The main veteran leading the way this winter will be junior guard Anthony Cowan.  The Preseason All-Big Ten selection led the conference in minutes last season, and while freshman Eric Ayala is expected to spell him a bit at the point the Bowie, Maryland native is more than ready to take ownership in this team.  Cowan said, “I want that.  I want to be the person that everyone looks at when they need help on or off the court.”

While Cowan runs the offense, expect further growth for sophomore Bruno Fernando. “He’s worked really hard,” coach Turgeon said,” I think you’ll see a player that plays smarter defensively.  He’s become much more skilled, a much better low block scorer.”  Fernando led the team in blocks and was second in rebounds as a freshman.  He also led the Terps in unbridled energy–and coach Turgeon said his goal this fall was to make sure the Angolan stayed out of “fifth gear”.  Fernando’s new approach?  “Pacing myself a lot, sometimes I just try to go hard the whole time.  Sometimes I gotta slow down a little bit and see how the game is going and let it flow.”

Fernando will have plenty of help inside with the addition of five-star recruit Jalen Smith…and he’s already helped bring the freshman up to speed. “He’s a great guy, he pretty much took me under his wing since I came in here,” Smith said. “His energy just keeps the team going.”  The 6-foot-10 freshman from Mount St. Joseph’s High school is expected to make immediate impact, more with his deeds than words.  “For a McDonald’s All-American and a top ten player he’s very humble.”  Turgeon said, “And he’s very long.  I think once he puts up his first double double-which could happen the first night we play-the national attention will come.”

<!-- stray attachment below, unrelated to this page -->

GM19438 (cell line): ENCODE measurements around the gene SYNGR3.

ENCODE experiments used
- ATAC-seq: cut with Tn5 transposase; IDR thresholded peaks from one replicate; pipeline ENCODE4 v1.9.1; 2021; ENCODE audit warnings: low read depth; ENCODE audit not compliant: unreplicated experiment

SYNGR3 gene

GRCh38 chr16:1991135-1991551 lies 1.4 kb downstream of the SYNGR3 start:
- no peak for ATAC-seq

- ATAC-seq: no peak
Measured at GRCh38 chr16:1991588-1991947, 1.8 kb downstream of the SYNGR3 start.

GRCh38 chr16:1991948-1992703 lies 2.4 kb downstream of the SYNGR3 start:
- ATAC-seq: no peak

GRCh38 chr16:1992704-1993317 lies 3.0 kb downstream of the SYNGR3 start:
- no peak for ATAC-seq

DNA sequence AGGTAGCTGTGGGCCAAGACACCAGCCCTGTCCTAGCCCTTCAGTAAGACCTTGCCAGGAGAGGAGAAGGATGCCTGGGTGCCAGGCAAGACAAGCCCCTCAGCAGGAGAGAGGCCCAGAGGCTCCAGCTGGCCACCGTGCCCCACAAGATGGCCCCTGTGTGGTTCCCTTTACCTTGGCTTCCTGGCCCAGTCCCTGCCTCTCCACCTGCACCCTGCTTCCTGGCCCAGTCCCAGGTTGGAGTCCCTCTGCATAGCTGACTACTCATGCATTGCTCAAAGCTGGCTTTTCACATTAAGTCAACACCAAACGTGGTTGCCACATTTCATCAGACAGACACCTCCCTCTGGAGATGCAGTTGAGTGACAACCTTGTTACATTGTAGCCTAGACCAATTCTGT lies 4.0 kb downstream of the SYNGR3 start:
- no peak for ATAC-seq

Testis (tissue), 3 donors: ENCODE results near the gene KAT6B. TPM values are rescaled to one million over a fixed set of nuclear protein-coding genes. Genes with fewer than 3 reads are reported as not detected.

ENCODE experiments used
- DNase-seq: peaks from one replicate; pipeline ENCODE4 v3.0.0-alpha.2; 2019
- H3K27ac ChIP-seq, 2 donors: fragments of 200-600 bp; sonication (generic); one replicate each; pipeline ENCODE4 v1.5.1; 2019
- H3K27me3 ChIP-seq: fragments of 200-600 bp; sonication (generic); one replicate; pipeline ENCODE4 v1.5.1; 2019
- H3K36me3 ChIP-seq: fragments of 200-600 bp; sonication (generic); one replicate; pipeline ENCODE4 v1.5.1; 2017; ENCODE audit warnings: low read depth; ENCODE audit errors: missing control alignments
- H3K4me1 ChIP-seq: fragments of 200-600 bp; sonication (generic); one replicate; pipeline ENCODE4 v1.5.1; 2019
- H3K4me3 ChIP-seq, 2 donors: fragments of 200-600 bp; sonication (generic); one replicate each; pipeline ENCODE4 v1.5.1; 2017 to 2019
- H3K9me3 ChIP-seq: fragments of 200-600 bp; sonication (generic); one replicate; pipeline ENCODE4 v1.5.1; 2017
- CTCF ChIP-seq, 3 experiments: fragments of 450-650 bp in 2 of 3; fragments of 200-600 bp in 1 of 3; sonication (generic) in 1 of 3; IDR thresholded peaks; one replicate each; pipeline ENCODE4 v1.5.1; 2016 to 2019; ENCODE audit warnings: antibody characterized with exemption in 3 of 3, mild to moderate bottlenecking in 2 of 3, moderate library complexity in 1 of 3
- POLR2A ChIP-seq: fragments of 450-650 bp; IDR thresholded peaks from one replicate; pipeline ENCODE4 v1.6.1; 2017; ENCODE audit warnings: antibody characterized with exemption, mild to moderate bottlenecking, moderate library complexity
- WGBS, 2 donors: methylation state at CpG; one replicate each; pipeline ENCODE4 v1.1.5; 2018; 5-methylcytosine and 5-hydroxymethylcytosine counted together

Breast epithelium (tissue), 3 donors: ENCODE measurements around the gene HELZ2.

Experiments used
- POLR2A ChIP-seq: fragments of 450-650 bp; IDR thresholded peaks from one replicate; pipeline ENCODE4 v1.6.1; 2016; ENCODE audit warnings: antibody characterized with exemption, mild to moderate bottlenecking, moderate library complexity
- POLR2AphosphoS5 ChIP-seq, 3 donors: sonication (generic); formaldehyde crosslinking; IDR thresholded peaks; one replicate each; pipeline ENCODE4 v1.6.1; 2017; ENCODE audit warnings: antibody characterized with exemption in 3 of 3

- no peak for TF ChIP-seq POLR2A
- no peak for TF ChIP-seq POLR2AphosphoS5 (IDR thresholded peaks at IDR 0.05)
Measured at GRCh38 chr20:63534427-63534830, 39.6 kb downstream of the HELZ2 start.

Smith is one of six freshmen making their debuts this fall:  Aaron Wiggins scored 14 points while starting the exhibition against Lynn while Eric Ayala and Serrell Smith played major minutes off of the bench.  Ayala’s the intriguing piece to the puzzle;  if he can spell Cowan at the point while also being productive at the shooting guard position the 6-foot-5 combo guard from Wilmington, Delware can provide a major boost off the bench.  But he feels the whole class will make an impact.   “We’ve been working really hard,” Ayala said, “we’re eager to get out there and play and show that we’re capable at this level.”

This young team enters a new era of Big Ten competition- for the first time they’ll be playing 20 conference games.  Three schools- Michigan State, Michigan and Purdue- begin the year in the AP Top 25 while the Terps are one of four Big Ten teams receiving votes (Indiana, Nebraska, and Wisconsin are the others).  Pesky Penn State that always gives Maryland fits comes to College Park December 1st in the league opener.  November’s non-conference tests include the Veterans Classic November 9th at Navy and a home game against Virginia in the Big Ten-ACC Challenge November 28th.  But a rebuild roster and revamped approach has the coach confident.  “I think our guys understand what it takes to win because they’ve listened.” Turgeon said. “And just because we’re young doesn’t mean we’re not talented; I like the mix.”